When it comes to the expansion of the clean energy, it will eventually require an expansion of the transmission system. Until then, though, it will require grid modernization, or systematic updates to increase efficiencies and to improve reliabilities. With that, the National Governors Association just announced the selection of Kentucky, Oregon, Rhode Island, and Washington to participate in an NGA Center for Best Practices Policy Academy on Power Sector Modernization.
According to the governor’s association, the goal of the project is to align market and policy incentives to grow wind and solar power while also making the grid more resilient. That is, the trend to go green is having have a multitude of effects, namely it is forcing grid operators to incorporate electrons onto their systems that they may not always be available; the sun doesn’t always shine and the wind doesn’t always blow. It is also prompting some companies to implement onsite facilities, which sometimes send electrons back to the utilities. And fewer customers leaves open the question as to how the upgrades get paid and what the future of electricity delivery will look like.
When commercial and industrial customers rely on uninterrupted power, the challenges can be daunting. What to do?
“Electric utilities are facing a fundamental challenge to their profitability and long-term viability as the business models shaped by state regulation and legislation have not kept pace with contemporary technologies, customer preferences and state policy goals …,” says the governor’s association. “The electricity sales growth rate has been declining over the past 60 years due to the transition toward less energy-intensive industries, slowing population growth and increased deployment of energy efficiency technologies. In addition, distributed energy resources and related technologies are becoming increasingly affordable.”
Upgrades make economic sense too, say industry analysts. For every $1 invested in the nation’s network, as much as $6 is returned, not to mention the 47,000 new jobs since 2012.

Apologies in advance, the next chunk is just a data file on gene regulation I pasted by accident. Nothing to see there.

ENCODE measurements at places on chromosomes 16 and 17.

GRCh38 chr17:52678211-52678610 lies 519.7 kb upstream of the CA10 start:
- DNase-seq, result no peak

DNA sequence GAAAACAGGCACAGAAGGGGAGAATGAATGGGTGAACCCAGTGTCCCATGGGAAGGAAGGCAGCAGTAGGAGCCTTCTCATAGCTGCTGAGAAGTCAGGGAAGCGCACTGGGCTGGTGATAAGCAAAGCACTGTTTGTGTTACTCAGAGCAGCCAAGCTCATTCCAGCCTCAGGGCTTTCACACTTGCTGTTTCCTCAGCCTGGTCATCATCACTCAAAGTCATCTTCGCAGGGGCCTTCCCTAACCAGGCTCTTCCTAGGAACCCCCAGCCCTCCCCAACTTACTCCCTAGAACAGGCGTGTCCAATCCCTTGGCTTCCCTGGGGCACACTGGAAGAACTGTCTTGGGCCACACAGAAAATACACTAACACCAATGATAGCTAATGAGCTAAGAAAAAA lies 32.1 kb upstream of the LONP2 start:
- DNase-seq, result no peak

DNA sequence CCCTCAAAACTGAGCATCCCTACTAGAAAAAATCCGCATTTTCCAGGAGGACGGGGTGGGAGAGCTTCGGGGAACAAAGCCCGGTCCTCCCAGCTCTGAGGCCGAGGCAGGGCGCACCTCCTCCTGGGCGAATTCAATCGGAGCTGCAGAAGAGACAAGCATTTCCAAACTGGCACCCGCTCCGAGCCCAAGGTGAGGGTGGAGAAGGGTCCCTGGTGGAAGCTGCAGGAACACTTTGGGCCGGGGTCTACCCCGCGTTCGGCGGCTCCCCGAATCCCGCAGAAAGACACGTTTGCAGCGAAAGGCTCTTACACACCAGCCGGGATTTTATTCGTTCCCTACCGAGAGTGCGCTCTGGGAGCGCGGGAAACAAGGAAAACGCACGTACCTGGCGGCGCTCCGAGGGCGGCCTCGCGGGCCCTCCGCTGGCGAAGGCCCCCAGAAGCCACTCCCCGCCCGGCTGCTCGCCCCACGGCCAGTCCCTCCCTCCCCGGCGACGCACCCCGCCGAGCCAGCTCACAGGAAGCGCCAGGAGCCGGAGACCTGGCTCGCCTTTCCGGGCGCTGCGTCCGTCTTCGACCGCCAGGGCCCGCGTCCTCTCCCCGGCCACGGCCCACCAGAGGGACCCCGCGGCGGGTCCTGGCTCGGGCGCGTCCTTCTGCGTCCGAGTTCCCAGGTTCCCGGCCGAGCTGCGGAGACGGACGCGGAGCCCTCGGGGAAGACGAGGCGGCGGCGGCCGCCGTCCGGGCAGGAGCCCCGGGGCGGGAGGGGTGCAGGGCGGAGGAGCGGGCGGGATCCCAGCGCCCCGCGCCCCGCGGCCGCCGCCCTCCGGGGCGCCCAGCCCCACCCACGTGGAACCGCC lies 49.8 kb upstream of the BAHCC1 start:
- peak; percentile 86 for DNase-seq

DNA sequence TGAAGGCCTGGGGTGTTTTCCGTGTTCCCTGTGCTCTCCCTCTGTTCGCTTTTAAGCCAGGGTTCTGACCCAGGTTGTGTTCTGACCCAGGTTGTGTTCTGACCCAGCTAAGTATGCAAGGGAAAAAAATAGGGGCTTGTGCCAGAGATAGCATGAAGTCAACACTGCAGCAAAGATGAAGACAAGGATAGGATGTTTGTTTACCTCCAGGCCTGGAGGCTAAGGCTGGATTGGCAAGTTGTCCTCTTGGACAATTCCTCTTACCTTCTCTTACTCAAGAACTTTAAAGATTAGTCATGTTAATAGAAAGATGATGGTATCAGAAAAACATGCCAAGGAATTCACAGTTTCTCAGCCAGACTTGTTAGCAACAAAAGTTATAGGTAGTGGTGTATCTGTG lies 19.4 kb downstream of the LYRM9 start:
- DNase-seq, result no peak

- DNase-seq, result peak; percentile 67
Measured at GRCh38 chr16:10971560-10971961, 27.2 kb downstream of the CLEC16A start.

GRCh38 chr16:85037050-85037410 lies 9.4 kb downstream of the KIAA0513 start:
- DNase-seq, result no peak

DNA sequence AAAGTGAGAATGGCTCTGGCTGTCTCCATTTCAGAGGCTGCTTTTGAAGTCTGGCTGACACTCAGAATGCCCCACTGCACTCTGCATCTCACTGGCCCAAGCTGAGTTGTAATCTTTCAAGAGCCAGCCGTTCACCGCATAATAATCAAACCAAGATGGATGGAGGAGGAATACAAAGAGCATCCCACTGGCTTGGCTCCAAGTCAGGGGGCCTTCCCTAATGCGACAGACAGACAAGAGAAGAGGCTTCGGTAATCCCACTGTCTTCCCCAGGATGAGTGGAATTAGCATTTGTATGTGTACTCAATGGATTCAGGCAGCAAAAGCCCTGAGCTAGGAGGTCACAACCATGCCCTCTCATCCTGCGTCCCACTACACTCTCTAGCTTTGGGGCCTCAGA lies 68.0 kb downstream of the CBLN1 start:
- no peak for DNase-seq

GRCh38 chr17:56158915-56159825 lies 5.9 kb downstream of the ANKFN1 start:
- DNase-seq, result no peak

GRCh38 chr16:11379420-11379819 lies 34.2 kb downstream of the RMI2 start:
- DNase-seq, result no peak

Just ask CenterPoint Energy Inc. and DTE Energy Co., which have invested hundreds of millions of dollars (with some federal help) to improve performance over their wires. Those who run electricity systems can now apply algorithms to tell operators which units to run and where to avoid congestion on the lines, all of which favors wind and solar energy that is variable in nature.
There are at least 7,000 power plants and 5 million miles of transmission and distribution wires that supply reliable power to 150 million customers. But state and federal policies are encouraging the use of more renewable power that is adding strain to the existing system. The governor’s association wants to be a resource to align the market forces and public incentives.
“A range of ideas, both evolutionary and revolutionary, can reorient utility revenue streams and business models,” says the governor’s association. “Governors can play an important role by convening stakeholders and encouraging thoughtful conversations and pilot programs to assess the options for managing the transitions underway in the electricity sector.”
And while those modernization efforts may suffice for a while, eventually it will require an expansion of the transmission grid. To meet the current clean energy goals — Trump may curtail them — it will mean more than just commercial and industrial facilities setting up their own distributed systems with microgrids. And it will ultimately mean high-voltage lines to move wind and solar electrons from their rural locations to the urban settings where they are consumed.